I lovingly refer to the stretch sandwiched between Halloween and New Year's as "the health minefield." Halloween is over. (Although too often treats are still laying around. Hint: ditch the candy.) The holidays are coming. Temptation is everywhere. I would never propose denying oneself "all" and hibernating at the gym — I am all about finding pockets of joy — but the truth is, when we're honest, austere denial is not a real danger for most us.
Just as every job requires a specific educational path (you don't study accounting to become a doctor), every lifestyle requires a tailored physical path. My advice is to train for your job as an athlete would train for an athletic event. This way, you can reduce opportunities for injury and work-related aches and pains and improve performance.
Struggling to Control Your Cravings? Use the NOT principle! We all have cravings. We all want to skip workouts. We all do the â€œshould I or shouldnâ€™t I?â€? internal health debate…BUT you are NOT your cravings or your unhealthy thoughts! Just because you have an unhealthy thought â€” we all do â€” doesnâ€™t mean you have to act on it. You CAN control your unproductive/unhelpful thoughts – your â€œnegative brain propagandaâ€?. Learn how to manage cravings and urges.
Muck Rack makes it simple to find people, tweets, or articles that mention any name, keyword, company, hashtag etc. We've compiled this guide to help you make the most of your search.
Selecting a term
Start searching tweets, articles from media outlets, articles mentioned in tweets, journalists'
names, titles and bios with some suggested searches:
Companies or Topics (e.g. iPhone, Microsoft)
Phrases (e.g. "cloud computing") — use quotes to keep the terms together
Twitter handles (e.g. @username) — returns those who have mentioned or replied to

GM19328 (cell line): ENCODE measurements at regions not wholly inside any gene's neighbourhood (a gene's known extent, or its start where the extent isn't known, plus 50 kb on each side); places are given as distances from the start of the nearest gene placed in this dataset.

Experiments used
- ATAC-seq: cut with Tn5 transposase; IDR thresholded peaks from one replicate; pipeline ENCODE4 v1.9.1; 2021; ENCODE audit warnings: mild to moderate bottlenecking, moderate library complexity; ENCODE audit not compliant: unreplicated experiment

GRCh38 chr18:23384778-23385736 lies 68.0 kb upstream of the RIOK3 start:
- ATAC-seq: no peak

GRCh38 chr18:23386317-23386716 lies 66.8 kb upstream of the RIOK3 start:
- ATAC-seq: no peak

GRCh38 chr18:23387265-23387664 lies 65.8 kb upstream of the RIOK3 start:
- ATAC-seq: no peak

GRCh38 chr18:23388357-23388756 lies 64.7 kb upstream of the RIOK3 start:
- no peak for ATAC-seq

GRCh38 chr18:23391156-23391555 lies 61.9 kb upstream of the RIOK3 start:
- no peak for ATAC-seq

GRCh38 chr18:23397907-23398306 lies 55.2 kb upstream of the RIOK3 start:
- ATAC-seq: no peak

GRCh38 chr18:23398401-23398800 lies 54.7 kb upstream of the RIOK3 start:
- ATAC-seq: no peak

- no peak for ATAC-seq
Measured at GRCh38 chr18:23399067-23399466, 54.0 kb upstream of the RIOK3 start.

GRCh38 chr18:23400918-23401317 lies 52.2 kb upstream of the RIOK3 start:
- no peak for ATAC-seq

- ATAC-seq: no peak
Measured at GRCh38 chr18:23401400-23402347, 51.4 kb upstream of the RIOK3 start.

Names (e.g. "David Pogue")
Hashtags (e.g. #sxsw, #london2012)
Bio details (e.g. vegan, Olympics, father)
Muck Rack's Advanced Search allows for many boolean operators.
Find results that mention multiple specified terms, use AND or
+. For example, ensure each result contains both Elon Musk and Mark Zuckerberg by
searching Musk AND Zuckerberg or Musk + Zuckerberg.
Use the operators OR or , to broaden your search when you'd like either of
multiple terms to appear in results. (This is the default behavior of our search when no operators
are used). For example, results will contain either cake or cookie by searching cake OR cookie or cake,cookie
Use NOT or - to subtract results from your search. For
example, searching Disney will yield results about the Walt Disney Company as well as Walt Disney
World Resort. To exclude mentions of Disney World, search for Disney -World or Disney
When using one of these operators with a phrase, enclose it in quotation marks. For example, you can
find results about smartphones excluding Apple's iPhone 4S by searching smartphone -"iPhone
Exact case matching or punctuation
If you're searching for a brand name or keyword that relies on specific punctuation marks or capitalization, you can
find results that match your exact query by adding matchcase: before the keyword you're searching for, like matchcase:E*TRADE .
Use parentheses to separate multiple
boolean phrases. For example, to find journalists talking about having fun in Disney World or
Disneyland, search for ("disney world" OR disneyland) AND fun.
An asterisk can be used to search for any variation of a root word truncated by the asterisk. For example, searching for admin* will return results for administrator, administration, administer, administered, etc.
A near operator is an AND operator where you can control the distance between the words. You can vary the distance the near operation uses by adding a forward slash and number (between 0-99) such as strawberries NEAR/10 "whipped cream", which means the strawberries must exist within 10 words of "whipped cream".